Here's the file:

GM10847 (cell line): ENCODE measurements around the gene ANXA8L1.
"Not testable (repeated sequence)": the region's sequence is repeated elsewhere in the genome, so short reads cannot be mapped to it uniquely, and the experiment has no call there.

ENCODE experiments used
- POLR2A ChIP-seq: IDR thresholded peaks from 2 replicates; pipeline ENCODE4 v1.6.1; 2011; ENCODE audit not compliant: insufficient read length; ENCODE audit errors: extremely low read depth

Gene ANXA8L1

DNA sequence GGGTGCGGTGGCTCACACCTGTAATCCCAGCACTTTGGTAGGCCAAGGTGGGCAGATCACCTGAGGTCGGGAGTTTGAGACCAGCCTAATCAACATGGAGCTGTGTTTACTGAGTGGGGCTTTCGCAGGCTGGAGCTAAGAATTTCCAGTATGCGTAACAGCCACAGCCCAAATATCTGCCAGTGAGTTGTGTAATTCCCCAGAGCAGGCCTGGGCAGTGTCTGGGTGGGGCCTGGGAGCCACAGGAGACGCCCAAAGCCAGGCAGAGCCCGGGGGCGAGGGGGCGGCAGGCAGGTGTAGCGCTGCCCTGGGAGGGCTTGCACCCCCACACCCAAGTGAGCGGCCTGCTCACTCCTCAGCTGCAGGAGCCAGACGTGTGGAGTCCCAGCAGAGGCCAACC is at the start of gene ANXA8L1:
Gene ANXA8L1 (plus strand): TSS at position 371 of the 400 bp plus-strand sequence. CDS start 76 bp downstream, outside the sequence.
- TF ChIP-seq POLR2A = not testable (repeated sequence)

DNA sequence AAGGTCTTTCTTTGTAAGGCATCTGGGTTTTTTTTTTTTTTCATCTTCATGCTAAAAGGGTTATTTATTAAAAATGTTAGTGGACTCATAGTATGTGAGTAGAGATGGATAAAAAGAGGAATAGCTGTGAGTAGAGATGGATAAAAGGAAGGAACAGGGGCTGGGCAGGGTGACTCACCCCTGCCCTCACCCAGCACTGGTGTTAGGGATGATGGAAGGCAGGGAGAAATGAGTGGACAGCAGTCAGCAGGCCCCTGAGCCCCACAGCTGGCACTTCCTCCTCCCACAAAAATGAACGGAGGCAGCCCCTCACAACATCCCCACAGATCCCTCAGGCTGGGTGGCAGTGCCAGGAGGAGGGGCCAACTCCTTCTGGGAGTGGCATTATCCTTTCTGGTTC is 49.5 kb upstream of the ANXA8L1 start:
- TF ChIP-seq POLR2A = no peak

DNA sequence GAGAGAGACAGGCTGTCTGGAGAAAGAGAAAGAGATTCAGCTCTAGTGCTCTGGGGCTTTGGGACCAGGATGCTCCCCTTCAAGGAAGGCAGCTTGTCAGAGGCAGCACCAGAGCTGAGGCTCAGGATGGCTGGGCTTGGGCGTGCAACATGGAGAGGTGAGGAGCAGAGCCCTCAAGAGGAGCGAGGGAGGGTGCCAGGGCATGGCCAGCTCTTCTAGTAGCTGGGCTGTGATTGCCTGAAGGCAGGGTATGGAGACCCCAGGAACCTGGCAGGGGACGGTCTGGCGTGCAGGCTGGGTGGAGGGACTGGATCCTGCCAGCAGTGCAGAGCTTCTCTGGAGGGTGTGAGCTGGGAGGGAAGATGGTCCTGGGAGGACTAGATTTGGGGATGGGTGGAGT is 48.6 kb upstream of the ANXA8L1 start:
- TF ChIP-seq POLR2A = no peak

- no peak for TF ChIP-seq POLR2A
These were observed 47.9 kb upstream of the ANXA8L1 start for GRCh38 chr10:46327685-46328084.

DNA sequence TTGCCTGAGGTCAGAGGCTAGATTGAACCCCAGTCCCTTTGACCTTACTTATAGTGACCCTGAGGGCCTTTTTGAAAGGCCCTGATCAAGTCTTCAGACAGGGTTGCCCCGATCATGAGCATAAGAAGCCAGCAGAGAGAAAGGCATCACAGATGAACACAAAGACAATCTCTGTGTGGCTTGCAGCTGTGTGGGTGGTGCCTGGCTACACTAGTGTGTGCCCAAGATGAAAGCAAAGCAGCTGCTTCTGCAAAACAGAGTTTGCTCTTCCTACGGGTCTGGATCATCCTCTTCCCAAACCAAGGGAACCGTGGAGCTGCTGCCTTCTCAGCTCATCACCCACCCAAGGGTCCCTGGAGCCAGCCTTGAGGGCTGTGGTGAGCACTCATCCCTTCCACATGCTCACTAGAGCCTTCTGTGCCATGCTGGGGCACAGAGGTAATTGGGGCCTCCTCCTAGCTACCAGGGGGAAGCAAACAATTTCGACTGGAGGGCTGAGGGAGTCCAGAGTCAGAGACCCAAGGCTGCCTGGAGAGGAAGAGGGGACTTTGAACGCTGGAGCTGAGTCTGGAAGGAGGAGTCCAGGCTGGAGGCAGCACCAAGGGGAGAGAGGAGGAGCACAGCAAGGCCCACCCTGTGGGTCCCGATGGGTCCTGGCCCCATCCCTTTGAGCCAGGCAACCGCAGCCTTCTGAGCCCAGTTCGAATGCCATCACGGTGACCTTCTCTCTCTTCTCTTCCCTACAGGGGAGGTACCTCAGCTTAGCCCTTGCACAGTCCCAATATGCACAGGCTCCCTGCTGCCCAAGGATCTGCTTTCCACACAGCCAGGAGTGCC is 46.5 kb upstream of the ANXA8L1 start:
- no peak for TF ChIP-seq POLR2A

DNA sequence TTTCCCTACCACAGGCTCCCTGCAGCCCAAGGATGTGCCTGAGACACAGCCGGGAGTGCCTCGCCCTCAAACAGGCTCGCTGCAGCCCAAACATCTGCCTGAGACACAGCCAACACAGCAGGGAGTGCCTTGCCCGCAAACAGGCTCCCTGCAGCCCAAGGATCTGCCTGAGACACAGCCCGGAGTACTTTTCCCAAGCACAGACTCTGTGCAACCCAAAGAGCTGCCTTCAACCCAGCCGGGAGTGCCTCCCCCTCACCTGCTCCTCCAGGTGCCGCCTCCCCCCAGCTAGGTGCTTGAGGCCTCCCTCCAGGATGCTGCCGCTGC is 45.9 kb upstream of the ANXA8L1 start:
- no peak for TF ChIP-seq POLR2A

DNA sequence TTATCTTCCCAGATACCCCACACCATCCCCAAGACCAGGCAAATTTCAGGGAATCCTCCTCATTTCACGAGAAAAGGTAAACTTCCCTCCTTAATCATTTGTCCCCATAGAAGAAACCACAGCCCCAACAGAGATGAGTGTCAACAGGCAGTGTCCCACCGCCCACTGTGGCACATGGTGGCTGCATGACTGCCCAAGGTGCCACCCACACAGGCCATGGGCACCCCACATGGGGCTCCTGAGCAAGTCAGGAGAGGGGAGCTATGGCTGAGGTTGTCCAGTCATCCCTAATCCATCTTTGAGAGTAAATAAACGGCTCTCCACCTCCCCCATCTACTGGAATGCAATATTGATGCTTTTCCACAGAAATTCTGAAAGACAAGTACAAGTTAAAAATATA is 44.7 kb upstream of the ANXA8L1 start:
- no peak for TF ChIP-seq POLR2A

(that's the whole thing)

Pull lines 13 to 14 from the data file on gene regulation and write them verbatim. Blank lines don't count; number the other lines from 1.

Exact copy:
- no peak for TF ChIP-seq POLR2A
These were observed 47.9 kb upstream of the ANXA8L1 start for GRCh38 chr10:46327685-46328084.